By Richard Sullins | firstname.lastname@example.org
The Sanford City Council is expected to decide Tuesday night whether to keep or remove a city ordinance that has prevented the location of churches in its central business district.
On the agenda is a recommendation from the city’s Planning Board to remove from the books an ordinance adopted in April of 1999 to promote the relocation of churches and religious organizations into other areas of the city, while allowing existing churches to be grandfathered into their current locations. This action was part of a broader effort made that year to reduce restrictions and regulations that were associated with all other zoning districts.
The issue resurfaced this summer when Councilman Charles Taylor brought it up for discussion at a workshop in May. He asked that a public hearing be held on the matter at the July 19 council meeting, where more than 150 conservative pastors and church members came to express their opinions that the ordinance had, as Taylor put it, “allowed Sanford to be open for business but closed for God.”
A motion to table the matter that night resulted in a 3-3 tie. Then-Mayor Chet Mann cast the only tie-breaking vote of his term in office by agreeing to table the issue indefinitely. But the makeup of the council shifted with the election of a new mayor and council members. With Taylor having gained new allies, the council voted to send the issue back to the Planning Board for further consideration.
On Oct. 11, the Planning Board voted to remove the restriction by a 5-1 vote, clearing the way for the City Council to vote on the issue again at its next meeting on Tuesday. If the ordinance is repealed, the victory could turn out to be a largely symbolic one, though, for two reasons.
First, there are few — if any — spaces that are now available for rent in the central business district. Secondly, even if a space were to become available, the monthly rent would likely be too pricey for most congregations.
Tuesday’s meeting will be a discussion of the matter by the council and city planning staff. There will be no further opportunity for the public to speak on the issue, since a public hearing on potentially repealing the ordinance took place on July 19.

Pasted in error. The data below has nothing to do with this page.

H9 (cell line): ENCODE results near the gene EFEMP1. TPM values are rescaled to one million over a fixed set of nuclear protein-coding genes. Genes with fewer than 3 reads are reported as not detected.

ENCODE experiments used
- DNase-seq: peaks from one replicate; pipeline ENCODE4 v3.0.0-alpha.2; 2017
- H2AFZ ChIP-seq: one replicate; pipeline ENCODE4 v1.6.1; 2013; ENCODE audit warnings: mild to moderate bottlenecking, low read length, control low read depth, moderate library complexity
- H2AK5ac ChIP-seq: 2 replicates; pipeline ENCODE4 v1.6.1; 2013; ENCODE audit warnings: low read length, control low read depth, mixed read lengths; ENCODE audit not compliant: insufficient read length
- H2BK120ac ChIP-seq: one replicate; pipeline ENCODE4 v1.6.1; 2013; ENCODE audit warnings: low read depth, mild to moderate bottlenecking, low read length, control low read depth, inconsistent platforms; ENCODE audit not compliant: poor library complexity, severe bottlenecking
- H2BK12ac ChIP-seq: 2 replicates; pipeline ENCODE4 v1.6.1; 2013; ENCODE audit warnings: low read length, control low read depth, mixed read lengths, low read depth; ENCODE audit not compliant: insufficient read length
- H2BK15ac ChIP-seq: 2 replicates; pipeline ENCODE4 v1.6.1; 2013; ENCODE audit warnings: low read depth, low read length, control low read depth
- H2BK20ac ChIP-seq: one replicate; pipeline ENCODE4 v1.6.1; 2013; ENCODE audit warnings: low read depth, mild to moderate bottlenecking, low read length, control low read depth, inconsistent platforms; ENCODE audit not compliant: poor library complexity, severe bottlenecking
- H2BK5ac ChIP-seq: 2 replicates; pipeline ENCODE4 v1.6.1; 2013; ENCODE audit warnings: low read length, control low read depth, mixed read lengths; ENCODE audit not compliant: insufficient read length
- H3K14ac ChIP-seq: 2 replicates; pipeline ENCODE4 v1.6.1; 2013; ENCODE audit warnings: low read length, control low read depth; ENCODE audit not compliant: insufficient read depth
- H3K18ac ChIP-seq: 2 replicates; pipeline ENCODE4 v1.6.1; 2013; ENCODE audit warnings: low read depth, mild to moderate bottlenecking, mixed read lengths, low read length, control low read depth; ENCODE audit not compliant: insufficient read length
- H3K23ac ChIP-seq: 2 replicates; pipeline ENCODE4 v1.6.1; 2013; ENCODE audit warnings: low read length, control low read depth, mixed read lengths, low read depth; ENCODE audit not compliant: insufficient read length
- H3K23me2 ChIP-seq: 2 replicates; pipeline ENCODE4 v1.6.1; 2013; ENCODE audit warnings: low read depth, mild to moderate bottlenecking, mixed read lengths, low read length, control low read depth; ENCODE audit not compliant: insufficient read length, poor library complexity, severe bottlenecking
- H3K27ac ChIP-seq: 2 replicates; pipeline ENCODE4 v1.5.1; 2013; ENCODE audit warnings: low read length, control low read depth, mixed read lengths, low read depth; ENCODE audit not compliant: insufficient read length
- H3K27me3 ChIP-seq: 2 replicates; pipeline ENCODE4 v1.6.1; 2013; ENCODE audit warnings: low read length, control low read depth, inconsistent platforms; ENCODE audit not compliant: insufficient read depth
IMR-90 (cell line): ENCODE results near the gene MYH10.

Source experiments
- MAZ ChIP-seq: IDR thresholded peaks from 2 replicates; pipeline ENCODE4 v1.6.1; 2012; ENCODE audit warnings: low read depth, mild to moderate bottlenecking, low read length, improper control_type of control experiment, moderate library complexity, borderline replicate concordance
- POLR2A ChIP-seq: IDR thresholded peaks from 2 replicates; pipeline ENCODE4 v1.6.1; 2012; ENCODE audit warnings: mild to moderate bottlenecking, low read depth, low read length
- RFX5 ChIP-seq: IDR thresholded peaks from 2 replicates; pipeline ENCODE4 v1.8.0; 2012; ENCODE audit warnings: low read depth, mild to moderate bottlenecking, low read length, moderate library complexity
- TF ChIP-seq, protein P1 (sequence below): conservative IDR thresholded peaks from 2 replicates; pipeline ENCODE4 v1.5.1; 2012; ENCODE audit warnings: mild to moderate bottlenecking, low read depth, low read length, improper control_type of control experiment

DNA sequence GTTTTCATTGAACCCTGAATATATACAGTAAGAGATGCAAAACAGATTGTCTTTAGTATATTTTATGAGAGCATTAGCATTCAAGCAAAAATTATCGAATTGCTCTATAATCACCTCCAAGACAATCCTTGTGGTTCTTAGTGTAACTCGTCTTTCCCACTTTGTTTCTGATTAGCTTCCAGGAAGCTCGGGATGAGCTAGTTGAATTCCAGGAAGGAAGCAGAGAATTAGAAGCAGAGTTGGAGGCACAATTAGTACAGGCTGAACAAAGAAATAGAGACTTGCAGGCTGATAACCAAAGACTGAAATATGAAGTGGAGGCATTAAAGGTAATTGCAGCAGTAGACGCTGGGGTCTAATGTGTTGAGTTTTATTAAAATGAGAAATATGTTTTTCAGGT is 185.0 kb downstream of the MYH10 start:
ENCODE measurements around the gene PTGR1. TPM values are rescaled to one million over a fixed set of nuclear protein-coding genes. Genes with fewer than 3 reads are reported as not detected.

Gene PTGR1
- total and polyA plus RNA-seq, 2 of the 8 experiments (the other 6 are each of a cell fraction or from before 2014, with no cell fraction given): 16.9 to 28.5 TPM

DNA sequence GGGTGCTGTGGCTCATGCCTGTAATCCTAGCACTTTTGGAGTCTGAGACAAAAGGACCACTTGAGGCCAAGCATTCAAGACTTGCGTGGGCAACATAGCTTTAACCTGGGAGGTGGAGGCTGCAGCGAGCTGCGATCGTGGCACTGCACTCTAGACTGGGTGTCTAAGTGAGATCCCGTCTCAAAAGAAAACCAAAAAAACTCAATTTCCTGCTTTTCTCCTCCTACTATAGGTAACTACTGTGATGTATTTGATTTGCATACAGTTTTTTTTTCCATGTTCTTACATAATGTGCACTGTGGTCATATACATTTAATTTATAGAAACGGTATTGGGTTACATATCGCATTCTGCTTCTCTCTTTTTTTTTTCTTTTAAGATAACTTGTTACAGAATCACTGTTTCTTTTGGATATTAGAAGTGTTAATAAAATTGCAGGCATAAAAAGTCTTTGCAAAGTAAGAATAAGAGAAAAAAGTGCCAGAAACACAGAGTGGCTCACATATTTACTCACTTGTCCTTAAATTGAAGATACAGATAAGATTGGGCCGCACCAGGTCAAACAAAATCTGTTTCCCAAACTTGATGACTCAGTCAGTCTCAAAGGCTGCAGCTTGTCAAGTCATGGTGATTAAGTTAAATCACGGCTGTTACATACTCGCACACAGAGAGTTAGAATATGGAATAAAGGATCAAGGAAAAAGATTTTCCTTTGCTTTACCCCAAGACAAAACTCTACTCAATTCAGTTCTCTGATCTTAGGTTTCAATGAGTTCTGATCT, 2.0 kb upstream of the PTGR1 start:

Zoning map amendments to include food truck rules
The council’s lengthy Tuesday night agenda also contains a number of public hearings on rezoning requests. These include:
- An application from Glenn Godfrey to rezone 196.87 acres along Carbonton Road and Creek Trail for single family residential development.
- An application from the City of Sanford to rezone 4.67 acres at the intersection of Highway U.S. 1 and Colon Road for Fire Station Number 5.
- A request from Ascend Leadership Academy Holdings to revise and update its site plan for an expansion of athletic fields.
- A request from Keller Investments to create “The Station Apartments Conditional Zoning District” between Charleston Drive and Hawkins Avenue.
- An application from Lee County to rezone 10.96 acres at 1418 Bragg Street to create space for the new Lee County Public Library.
The amendments also contain language that spells out how mobile food vendors, or “food trucks,” may operate within the city of Sanford and the town of Broadway. The new rules would make it easier to issue permits for food trucks to operate and be regulated by the Lee County Health Department.
The regulations would allow mobile food vendors to operate in any commercially or industrially zoned areas as long as they have the owner’s permission. The same would hold true for public parks. Operators must obtain and display a Mobile Food Vendor Permit issued by the Department of Community Development and they must provide adequate solid waste receptacles for the containment and removal of waste that is generated by their operations.
The City Council’s meeting begins at 5 p.m. in Council Chambers on Tuesday. The cases for public hearing will be held jointly with the Planning Board starting at 6 p.m.